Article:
The Crippled Street-Seller of Nut- Meg-Graters
Of the Swag-Shops of the Metropolis
Shopkeepers and Dealers Supplied with the Following Articles --
Of the Life of a Cheap-John
The Street-Sellers of Cutlery
Of the Blind Street-Sellers of Tailors' Needles, etc.
The Public-House Hawkers of Metal Spoons, Etc.
Of the Street-Sellers of Jewellery
Of the Pedlar-Jewellers
Of the Street-Sellers of Card-Counters, Medals, Etc.
The Construction is of Iron and of Glass, 1848 Feet Long. about Half is 456 Wide. the Remainder 408 Feet Wide, and 66 Feet High; Site, Upwards of 20 acres. Josh. Paxton, archt.
Of the Street-Sellers of Rings and Sovereigns For Wagers
Of the Street-Sellers of Children's Gilt Watches
Of the Street-Sellers of Tinware
Of the Life of a Tin-Ware Seller
Of the Street-Sellers of Dog-Collars
Of the Life of a Street-Seller of Dog- Collars
Of the Street-Sellers of Tools
Of the Beggar Street-Sellers
Pike's Patent Cotton. 120 Yards
'The Lace-Makers' Appeal'
'ALLEN, Printer, Long-row, Nottingham'
Of the 'House of Lords,' a Street-Seller's Defunct Club
Of the Street-Sellers of Crockery and Glass-Wares
Of the 'Swag,' Crockery, and Glass Shops
Of the Street-Sellers of Spar and China Ornaments, and of Stone Fruit
Of the Street-Sellers of Textile Fabrics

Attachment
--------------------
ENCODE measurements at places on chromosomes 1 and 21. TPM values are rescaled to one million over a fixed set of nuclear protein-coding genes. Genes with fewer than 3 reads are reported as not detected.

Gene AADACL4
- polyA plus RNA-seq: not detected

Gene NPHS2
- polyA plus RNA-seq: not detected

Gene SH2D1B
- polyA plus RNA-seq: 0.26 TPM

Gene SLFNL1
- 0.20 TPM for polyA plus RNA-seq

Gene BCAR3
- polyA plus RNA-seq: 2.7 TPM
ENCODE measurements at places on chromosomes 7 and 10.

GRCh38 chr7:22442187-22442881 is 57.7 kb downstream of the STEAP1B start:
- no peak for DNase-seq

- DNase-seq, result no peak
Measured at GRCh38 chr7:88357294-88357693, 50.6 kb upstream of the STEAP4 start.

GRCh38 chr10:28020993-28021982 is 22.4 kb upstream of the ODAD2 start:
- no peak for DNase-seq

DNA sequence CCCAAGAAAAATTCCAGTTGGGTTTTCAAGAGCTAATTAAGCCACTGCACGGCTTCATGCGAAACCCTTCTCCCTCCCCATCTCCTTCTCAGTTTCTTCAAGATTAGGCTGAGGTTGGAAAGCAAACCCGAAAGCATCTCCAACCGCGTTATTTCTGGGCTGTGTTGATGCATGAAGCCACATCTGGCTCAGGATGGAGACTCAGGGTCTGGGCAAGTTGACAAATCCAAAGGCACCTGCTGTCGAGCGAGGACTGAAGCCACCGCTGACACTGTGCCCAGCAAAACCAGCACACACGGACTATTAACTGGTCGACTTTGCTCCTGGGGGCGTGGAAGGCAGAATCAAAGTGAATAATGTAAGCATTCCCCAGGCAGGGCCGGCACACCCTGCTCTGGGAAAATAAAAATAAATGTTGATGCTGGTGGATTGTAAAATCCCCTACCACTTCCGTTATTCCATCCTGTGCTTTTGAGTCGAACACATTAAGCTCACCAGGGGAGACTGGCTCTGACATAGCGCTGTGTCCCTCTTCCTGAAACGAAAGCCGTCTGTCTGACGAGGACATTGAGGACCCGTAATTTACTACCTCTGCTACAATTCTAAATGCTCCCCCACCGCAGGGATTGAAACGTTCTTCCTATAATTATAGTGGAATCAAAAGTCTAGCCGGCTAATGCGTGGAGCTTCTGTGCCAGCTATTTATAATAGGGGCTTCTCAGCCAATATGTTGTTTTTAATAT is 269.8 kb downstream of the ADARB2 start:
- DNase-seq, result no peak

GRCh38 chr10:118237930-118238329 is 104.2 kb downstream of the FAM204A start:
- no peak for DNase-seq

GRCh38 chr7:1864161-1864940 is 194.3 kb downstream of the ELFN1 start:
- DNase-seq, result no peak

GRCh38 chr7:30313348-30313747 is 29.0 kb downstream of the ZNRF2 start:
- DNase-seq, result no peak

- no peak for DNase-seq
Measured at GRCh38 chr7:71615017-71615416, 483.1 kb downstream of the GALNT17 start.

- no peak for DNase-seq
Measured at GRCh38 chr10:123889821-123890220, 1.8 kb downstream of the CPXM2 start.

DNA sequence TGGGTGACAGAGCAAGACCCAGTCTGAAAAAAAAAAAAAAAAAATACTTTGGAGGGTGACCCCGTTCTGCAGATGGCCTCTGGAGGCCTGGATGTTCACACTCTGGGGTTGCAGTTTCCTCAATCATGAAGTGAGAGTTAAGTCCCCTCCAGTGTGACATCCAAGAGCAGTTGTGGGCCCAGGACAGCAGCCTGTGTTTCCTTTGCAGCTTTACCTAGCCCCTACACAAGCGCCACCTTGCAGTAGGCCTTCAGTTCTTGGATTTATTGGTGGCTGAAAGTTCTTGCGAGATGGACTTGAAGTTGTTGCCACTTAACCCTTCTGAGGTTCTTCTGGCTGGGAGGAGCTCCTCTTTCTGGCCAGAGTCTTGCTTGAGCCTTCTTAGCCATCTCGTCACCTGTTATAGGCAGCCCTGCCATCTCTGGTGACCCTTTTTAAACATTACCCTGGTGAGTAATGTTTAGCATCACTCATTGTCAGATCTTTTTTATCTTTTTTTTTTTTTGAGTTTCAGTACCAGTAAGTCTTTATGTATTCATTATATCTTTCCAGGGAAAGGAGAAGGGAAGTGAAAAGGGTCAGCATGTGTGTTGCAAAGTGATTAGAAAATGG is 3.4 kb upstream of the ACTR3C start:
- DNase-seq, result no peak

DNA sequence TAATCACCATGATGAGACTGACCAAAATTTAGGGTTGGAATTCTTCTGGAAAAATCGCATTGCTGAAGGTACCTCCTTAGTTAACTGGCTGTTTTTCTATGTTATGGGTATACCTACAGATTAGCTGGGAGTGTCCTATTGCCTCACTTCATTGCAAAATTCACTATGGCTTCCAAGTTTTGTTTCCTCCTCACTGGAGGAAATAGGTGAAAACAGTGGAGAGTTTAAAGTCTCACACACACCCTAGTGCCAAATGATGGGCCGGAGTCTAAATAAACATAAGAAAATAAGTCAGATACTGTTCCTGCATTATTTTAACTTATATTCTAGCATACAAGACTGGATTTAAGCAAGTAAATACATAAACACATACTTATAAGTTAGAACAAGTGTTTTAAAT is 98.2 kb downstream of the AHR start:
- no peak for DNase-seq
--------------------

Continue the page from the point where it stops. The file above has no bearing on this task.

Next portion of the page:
Of the Haberdashery Swag-Shops
Of Hawkers, Pedlars, and Petty Chapmen
Of the Packmen, or Hawkers of Soft Wares
Statement of a Packman
Of the Tally Packman
Of the 'Duffers' or Hawkers of Pretended Smuggled Goods
Of the Street-Sellers of 'Small-Ware,' or Tape, Cotton, Etc.
Of the Street-Sellers of Lace
Of the Street-Sellers of Japanned Table- Covers
Of the Street-Sellers of Braces, Belts, Hose, Trowser-Straps, and Waistcoats
Of the Street-Sellers of Boot and Stay- Laces, &c.
Of a Blind Female Seller of 'Small-Wares'
The Blind Street-Seller of Boot-Laces
Of the Life of a Blind Boot-Lace Seller
Of the Low Lodging-Houses
Statement of a Young Pickpocket
Statement of a Prostitute
Statement of a Beggar
Meeting of Thieves
Of the Country Lodging-Houses
Of the Street-Sellers of Chemical Articles of Manufacture
Of the Street-Sellers of Blacking, Black Lead, Etc.
Of the Street-Sellers of French Polish
Of the Street-Sellers of Grease-Removing Compositions
Of the Street-Sellers of Corn-Salve
Of the Street-Sellers of Glass and China Cement, and of Razor Paste
Of the Street-Seller of Crackers and Detonating Balls
Of the Street-Sellers of Lucifer-Matches
Of the Street-Sellers of Cigar Lights, or Fuzees
Of the Street-Sellers of Gutta-Percha Heads
Of the Street-Sellers of Fly-Papers and Beetle-Wafers
Of the Street-Sellers of Miscellaneous Manufactured Articles
Of the Street-Sellers of Walking-Sticks
Of the Street-Sellers of Whips, Etc.
Of the Street-Sellers of Pipes, and of Snuff and Tobacco Boxes
Of the Street-Sellers of Cigars
Of the Street-Sellers of Sponge
Of the Street-Sellers of Wash-Leathers
Of the Street-Sellers of Spectacles and Eye-Glasses
Of the Street-Sellers of Dolls
Of the 'Swag-Barrowmen,' and 'Lot- Sellers'
Of the Street-Sellers of Roulette Boxes
Of the Street-Sellers of Poison For Rats
Of the Street-Sellers of Rhubarb and Spice
Of the Hawking of Tea
Of the Women Street-Sellers
Of the Children Street-Sellers of London